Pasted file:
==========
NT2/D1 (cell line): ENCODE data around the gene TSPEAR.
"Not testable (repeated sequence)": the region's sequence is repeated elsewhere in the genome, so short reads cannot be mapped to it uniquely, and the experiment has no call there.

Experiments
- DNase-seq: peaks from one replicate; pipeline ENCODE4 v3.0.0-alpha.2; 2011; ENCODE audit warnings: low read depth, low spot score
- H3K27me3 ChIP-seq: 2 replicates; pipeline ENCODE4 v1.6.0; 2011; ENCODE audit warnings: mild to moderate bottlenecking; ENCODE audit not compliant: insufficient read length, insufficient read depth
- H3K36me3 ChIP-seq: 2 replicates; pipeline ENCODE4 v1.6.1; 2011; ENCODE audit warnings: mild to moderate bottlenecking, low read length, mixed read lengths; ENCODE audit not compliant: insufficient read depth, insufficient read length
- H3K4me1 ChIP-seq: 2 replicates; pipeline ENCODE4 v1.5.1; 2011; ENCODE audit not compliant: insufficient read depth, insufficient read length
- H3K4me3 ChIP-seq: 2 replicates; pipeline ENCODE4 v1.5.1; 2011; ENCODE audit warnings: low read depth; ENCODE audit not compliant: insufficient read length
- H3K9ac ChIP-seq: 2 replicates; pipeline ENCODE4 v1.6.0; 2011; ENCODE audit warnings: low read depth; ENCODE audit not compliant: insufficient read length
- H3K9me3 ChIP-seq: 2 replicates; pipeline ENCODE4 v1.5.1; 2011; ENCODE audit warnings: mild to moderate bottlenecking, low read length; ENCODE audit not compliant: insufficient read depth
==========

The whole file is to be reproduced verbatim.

NT2/D1 (cell line): ENCODE data around the gene TSPEAR.
"Not testable (repeated sequence)": the region's sequence is repeated elsewhere in the genome, so short reads cannot be mapped to it uniquely, and the experiment has no call there.

Experiments
- DNase-seq: peaks from one replicate; pipeline ENCODE4 v3.0.0-alpha.2; 2011; ENCODE audit warnings: low read depth, low spot score
- H3K27me3 ChIP-seq: 2 replicates; pipeline ENCODE4 v1.6.0; 2011; ENCODE audit warnings: mild to moderate bottlenecking; ENCODE audit not compliant: insufficient read length, insufficient read depth
- H3K36me3 ChIP-seq: 2 replicates; pipeline ENCODE4 v1.6.1; 2011; ENCODE audit warnings: mild to moderate bottlenecking, low read length, mixed read lengths; ENCODE audit not compliant: insufficient read depth, insufficient read length
- H3K4me1 ChIP-seq: 2 replicates; pipeline ENCODE4 v1.5.1; 2011; ENCODE audit not compliant: insufficient read depth, insufficient read length
- H3K4me3 ChIP-seq: 2 replicates; pipeline ENCODE4 v1.5.1; 2011; ENCODE audit warnings: low read depth; ENCODE audit not compliant: insufficient read length
- H3K9ac ChIP-seq: 2 replicates; pipeline ENCODE4 v1.6.0; 2011; ENCODE audit warnings: low read depth; ENCODE audit not compliant: insufficient read length
- H3K9me3 ChIP-seq: 2 replicates; pipeline ENCODE4 v1.5.1; 2011; ENCODE audit warnings: mild to moderate bottlenecking, low read length; ENCODE audit not compliant: insufficient read depth